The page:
Finally, the Si/MgO-coated was sintered for two hours at 540 °C under an argon atmosphere for densification of the powder sample and better coating adhesion to the substrate. The characterization, corrosion investigations, mechanical analysis, and biological tests were performed on these sintered pellets. The relative density (measured density/theoretical density) of the sintered pellets was considered an important parameter to determine the cold-pressing and sintering conditions, as the minimum ratio of relative density was 85% in order to carry out a reasonable comparison of the corrosion resistance, mechanical characteristics, and cytotoxicity of uncoated and coated Mg/HA/TiO2 bionanocomposites. Table 1 indicates the codified names of the uncoated and coated Mg/HA/TiO2 bionanocomposites.

2.2. Characterization of the Powder Samples of Uncoated, MgO-Coated and Si/MgO-Coated

The surface and cross-sectional morphologies of the coatings, as well as the corrosion products, were observed using field-emission scanning electron microscopy (FE-SEM, JEOL, Peabody, MA, USA) and transmission electron microscopy (TEM, Philips, Amsterdam, The Netherlands). The crystal structure, phase analysis, and chemical compositions of uncoated, MgO-coated, and Si/MgO-coated and corrosion products were characterized by X-ray diffraction (XRD), energy dispersive X-ray spectroscopy (EDS), and X-ray photoelectron spectroscopy (XPS). Atomic-force microscopy (AFM) was used to investigate the surface morphology and roughness of the uncoated and coated samples. Coating bonding measurements were carried out by a pull-off test using a portable adhesion tester according to standard test method ASTM D4541 [48,49].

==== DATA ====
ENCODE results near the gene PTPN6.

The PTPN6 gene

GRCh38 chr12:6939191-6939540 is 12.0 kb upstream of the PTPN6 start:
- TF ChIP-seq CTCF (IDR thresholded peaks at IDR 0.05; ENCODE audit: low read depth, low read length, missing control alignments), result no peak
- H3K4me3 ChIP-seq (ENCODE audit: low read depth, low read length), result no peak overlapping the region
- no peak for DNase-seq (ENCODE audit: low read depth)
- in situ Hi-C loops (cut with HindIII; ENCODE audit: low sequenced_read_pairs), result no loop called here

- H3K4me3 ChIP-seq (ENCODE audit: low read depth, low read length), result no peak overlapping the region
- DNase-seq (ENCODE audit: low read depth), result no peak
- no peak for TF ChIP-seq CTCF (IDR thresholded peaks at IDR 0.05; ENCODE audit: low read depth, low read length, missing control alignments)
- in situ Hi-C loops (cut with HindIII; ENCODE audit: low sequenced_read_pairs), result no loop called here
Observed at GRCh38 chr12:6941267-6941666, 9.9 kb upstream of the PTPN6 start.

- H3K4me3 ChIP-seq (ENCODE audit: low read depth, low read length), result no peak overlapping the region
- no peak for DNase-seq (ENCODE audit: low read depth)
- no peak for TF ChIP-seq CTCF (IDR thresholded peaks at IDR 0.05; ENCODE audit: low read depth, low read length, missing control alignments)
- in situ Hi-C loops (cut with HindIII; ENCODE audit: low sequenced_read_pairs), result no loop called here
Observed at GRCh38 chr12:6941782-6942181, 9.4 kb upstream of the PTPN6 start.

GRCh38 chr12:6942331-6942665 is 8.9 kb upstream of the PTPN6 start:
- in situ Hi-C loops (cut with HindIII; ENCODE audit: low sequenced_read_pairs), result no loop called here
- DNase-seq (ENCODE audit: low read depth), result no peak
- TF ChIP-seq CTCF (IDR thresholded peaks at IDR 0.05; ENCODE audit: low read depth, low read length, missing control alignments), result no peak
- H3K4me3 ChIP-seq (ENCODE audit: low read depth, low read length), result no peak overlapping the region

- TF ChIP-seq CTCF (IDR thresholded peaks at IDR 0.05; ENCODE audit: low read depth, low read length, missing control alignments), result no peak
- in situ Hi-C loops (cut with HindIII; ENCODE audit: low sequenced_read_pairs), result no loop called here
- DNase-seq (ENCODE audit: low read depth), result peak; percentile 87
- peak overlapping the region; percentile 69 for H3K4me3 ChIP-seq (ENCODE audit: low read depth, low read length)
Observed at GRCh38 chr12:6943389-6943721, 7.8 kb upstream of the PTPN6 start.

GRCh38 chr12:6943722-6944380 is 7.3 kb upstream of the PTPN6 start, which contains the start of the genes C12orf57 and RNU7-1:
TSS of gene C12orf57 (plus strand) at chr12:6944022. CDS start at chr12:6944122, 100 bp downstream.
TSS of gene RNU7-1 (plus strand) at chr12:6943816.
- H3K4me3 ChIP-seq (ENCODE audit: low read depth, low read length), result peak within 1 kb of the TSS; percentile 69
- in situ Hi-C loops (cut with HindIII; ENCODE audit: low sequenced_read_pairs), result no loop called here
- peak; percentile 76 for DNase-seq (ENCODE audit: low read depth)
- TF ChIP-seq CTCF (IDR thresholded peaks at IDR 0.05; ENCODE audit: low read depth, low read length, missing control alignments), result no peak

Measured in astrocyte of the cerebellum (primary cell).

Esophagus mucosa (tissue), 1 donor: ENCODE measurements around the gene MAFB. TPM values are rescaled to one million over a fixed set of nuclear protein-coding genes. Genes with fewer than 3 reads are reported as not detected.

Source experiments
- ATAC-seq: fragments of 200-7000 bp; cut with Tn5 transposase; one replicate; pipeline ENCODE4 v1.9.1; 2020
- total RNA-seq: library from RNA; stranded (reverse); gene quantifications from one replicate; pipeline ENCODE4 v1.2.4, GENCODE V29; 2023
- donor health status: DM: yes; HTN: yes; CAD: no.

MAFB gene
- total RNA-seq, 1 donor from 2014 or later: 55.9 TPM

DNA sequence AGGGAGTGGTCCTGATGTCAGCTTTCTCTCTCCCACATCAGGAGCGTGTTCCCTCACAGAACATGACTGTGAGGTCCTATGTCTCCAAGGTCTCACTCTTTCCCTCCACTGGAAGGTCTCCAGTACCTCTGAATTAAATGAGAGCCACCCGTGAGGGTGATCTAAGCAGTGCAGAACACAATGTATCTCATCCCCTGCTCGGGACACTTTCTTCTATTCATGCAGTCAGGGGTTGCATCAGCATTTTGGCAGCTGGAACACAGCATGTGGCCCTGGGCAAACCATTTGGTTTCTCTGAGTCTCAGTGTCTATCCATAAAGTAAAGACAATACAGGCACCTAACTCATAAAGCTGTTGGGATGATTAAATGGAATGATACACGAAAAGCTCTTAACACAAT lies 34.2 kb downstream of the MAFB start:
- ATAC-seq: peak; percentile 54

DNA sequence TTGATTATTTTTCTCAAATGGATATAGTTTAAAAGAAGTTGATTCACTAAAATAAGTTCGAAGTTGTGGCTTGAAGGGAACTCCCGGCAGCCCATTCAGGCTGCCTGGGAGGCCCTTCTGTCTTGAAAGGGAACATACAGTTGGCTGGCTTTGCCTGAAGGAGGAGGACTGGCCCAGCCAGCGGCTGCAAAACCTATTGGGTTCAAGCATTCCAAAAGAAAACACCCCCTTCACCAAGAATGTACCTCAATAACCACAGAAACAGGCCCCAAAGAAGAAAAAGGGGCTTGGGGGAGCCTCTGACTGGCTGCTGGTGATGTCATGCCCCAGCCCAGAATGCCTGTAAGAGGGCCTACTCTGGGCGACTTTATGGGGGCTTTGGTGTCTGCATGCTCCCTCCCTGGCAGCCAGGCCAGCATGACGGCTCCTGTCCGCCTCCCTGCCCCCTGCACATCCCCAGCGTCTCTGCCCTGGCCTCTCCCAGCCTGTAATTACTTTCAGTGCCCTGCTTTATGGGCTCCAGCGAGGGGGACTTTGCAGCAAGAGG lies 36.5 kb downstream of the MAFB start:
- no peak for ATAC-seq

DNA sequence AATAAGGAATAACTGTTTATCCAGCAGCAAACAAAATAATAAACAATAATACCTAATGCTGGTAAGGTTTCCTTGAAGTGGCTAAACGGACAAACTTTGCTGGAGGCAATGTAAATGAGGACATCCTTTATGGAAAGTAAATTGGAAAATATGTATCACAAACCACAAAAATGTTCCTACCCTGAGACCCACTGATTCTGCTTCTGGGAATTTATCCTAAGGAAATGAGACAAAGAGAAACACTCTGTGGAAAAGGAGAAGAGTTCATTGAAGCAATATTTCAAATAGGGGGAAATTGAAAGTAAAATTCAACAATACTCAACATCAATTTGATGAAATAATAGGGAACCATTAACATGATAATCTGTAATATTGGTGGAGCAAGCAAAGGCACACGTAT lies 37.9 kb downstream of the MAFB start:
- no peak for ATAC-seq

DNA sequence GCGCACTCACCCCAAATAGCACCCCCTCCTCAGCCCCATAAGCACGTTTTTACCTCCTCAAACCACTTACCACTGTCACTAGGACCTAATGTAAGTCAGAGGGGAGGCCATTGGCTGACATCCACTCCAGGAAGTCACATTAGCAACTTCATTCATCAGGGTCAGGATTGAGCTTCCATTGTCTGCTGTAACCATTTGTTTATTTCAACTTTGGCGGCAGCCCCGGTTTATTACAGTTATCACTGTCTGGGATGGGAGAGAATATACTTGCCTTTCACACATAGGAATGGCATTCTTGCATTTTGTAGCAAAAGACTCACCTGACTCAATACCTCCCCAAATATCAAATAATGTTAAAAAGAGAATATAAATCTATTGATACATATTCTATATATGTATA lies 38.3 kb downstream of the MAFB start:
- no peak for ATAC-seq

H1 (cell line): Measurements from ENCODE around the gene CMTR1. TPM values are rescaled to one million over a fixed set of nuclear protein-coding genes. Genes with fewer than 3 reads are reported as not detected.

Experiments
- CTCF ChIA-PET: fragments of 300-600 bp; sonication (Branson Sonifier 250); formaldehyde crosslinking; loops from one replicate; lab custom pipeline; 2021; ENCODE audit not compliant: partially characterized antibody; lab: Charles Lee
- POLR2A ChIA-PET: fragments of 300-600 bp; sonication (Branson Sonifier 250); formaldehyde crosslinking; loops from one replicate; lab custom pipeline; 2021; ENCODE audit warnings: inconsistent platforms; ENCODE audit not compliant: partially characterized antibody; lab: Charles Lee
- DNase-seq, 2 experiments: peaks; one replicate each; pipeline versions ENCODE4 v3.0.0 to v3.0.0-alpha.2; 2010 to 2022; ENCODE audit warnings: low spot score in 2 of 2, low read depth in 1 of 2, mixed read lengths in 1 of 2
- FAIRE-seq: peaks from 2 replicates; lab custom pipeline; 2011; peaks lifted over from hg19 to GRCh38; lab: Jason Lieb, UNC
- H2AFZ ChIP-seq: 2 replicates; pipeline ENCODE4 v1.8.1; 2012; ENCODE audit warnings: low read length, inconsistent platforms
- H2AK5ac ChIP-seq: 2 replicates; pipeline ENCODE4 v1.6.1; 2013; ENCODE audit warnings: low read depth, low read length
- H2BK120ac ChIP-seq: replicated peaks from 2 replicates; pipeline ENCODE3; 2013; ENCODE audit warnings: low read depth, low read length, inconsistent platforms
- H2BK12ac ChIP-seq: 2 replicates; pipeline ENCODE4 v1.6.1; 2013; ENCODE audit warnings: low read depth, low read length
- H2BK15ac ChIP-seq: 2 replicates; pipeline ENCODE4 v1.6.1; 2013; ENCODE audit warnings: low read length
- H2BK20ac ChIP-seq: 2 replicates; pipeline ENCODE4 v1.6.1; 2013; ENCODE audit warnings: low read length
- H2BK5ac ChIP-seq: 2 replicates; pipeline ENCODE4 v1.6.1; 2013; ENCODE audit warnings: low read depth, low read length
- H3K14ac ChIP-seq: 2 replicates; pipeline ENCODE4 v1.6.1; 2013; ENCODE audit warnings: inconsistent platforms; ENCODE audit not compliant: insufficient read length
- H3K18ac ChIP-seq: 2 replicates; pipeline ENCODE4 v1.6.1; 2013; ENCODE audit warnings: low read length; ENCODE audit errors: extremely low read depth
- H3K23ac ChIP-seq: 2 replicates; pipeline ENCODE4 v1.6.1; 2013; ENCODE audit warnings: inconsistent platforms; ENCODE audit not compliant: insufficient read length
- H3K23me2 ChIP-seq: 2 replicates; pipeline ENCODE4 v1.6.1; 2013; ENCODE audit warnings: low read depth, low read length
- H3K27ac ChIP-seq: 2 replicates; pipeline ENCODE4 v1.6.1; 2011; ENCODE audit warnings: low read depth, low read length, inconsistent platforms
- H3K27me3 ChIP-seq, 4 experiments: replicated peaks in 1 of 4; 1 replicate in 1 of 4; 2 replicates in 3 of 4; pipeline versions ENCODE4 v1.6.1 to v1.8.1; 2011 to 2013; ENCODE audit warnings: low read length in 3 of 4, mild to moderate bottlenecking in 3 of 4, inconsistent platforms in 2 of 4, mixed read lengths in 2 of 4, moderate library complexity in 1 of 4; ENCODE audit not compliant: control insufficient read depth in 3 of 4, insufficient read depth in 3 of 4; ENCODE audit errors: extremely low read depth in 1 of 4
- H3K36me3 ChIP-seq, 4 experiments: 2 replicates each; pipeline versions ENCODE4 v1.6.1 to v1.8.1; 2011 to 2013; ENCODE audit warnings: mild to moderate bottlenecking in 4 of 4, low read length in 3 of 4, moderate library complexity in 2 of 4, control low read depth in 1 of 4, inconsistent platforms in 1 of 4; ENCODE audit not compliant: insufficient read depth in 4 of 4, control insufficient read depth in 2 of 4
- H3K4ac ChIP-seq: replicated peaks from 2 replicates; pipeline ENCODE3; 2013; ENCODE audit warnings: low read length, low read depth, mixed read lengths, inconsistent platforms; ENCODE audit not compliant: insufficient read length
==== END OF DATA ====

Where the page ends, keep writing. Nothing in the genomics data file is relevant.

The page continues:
2.3. Electrochemical Tests

The electrochemical test was recorded at 37 °C in a glass cell containing 250 mL of Kokubo simulated body fluid (SBF) at a pH ~7.56 using a Versastat3 potentiostat/galvanostat (Princeton Applied Research). Concentrated solutions of NaCl (8.037 g/L), NaHCO3 (0.351 g/L), KCl (0.224 g/L), K2HPO4·3H2O (0.231 g/L), MgCl2·6H2O (0.310 g/L), CaCl2 (0.294 g/L), Na2SO4 (0.073 g/L), tris-hydroxymethyl aminomethane (CH2OH)3 CNH2 (6.062 g/L) and 1.0 mol/L HCl (40 mL) were used to prepare the SBF solution (known as the Kokubo solution) by pipetting the calculated amounts [13]. The exposed surface area of the tested specimens in the SBF solution was 0.402 cm2. Moreover, a saturated calomel electrode (SCE) and a graphite rod were used as the reference electrode and the counter electrode, respectively, where the specimen was the working electrode in a three-electrode cell for the potentiodynamic polarization tests. All of the experiments were recorded at a scan rate of 0.5 mV/s beginning at −250 mVSCE below the open circuit potential. The software allows for the ability to manually control this fitting. A segment of the curve from the Ecorr (V vs. SCE) was selected for the Tafel fittings, and icorr was subsequently estimated from the value, where the fit intercepted the potential value of the true Ecorr (V vs. SCE) [50]. All of the potentials referred to the SCE. This machine was also adjusted over a frequency range of 1 Hz to 100 kHz to measure the electrochemical impedance spectra (EIS). The reproducibility of the results was confirmed by repeating each electrochemical test.